I am a geologist at the U.S. Army Corps of Engineers, New Orleans District. For the past 24
years I have worked in the deltaic plain of coastal Louisiana conducting research and studies
focusing on the geomorphic development of the coast, land loss rates and causes, subsidence,
and the engineering properties and characteristics of depositional environments. I have been
actively involved in the planning and design of coastal restoration and protection projects as part
of the Coastal Wetlands Planning Protection and Restoration Act, Coast 2050, and the Louisiana
Coastal Area Study, all multi-agency projects with participation from numerous Federal, State,
and local agencies. I contributed land loss data and analysis, borrow source identification,
geologic history, and engineering geology data. I have published Corps technical reports, journal
articles, and proceedings, and made presentations at numerous technical conferences on the
subjects of land loss, subsidence, and geomorphic development of coastal Louisiana. As an
employee of the U.S. Army Corps of Engineers, I am receiving no additional compensation for
the preparation of this report. I have not testified as an expert witness at a trial or deposition in
This Expert Report discusses the geology of the area in the vicinity of the Mississippi River Gulf Outlet (MRGO) and the loss of land and habitats in the surrounding area. As detailed below, it is my opinion to a reasonable degree of scientific certainty that:
- The land loss rate trend for the study area (see Figure 2) is the same as that found in the Central Wetlands Unit (CWU) (see Figure 3), the Pontchartrain Basin as a whole, and in other basins along the Louisiana coast. Land loss rates and trends in the study area are not higher than in other areas of the Louisiana coast.
- Geomorphic and mapping data suggest that the trends of barrier island migration,
degradation, and loss were in place since the late 1800\u2019s, well before construction of the
MRGO, and continued after construction.
- The expert reports by Day and Shaffer (2008) and FitzGerald and others (2008) attempt
to show that most of the land loss, habitat change, saltwater intrusion, barrier island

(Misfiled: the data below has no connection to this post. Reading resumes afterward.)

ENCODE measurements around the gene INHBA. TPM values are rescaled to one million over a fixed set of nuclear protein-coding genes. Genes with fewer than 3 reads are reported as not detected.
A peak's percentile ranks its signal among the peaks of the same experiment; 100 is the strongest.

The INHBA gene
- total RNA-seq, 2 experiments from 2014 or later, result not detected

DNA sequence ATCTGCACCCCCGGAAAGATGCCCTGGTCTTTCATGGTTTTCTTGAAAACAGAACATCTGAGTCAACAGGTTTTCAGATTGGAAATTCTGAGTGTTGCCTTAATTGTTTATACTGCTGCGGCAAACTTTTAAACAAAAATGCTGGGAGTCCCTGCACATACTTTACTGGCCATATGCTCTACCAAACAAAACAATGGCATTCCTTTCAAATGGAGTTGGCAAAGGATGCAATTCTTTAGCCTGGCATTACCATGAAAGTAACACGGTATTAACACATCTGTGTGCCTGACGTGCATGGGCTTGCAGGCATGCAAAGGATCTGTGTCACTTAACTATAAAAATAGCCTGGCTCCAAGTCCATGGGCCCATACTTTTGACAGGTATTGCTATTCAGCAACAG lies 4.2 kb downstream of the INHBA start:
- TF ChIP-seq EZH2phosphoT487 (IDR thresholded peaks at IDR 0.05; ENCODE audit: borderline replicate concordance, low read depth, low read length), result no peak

degradation, etc. in the vicinity of the MRGO is due to construction and operation of the
MRGO. Data presented within the following sections clearly show that numerous other
processes and factors contributed to the changes within the study area, many which were
active prior to construction of the MRGO.
The geomorphic development of coastal Louisiana is closely related to shifting Mississippi River
courses since the slowing of Holocene post-glacial sea level rise (Fisk, 1955; Frazier, 1967; and
Coleman and Gagliano, 1964). The Mississippi River has changed its course several times
during the last 7,000 years, leading to the development of the Mississippi River deltaic and
chenier plains. The deltaic plain is composed of several major delta complexes, two of which
(the Plaquemines/Modern and Atchafalaya) are still active. Dominant physiographic features of
the deltaic plain include abandoned courses and distributaries and their associated natural levees,
swamps, marsh, hundreds of lakes and bays, and barrier islands.
Recognition that the deltaic plain is formed by an orderly progression of events related to
shifting Mississippi River courses led to the identification and characterization of the \u201cdelta
cycle\u201d (Scruton, 1960; Frazier, 1967). The \u201cdelta cycle\u201d is a dynamic and cyclic process that
alternates between periods of progradation and a subsequent transgression of deltaic headlands as
deltas are abandoned and reworked by marine waters (Penland et al., 1988; Roberts, 1997).
Figure 1 illustrates the stages in the development of a major delta lobe through its regressive and
transgressive phases, from stream capture to submarine shoals. Many variables act to determine
the phase of the \u201cdelta cycle\u201d active at any one location. Time since initiation of stream capture
(the age of distributaries), sediment supply, rate of accommodation space creation (the area
available for deposition), relative sea level change, and rate of river discharge are some of the
variables responsible for development of the deltaic plain (Roberts, 1997).
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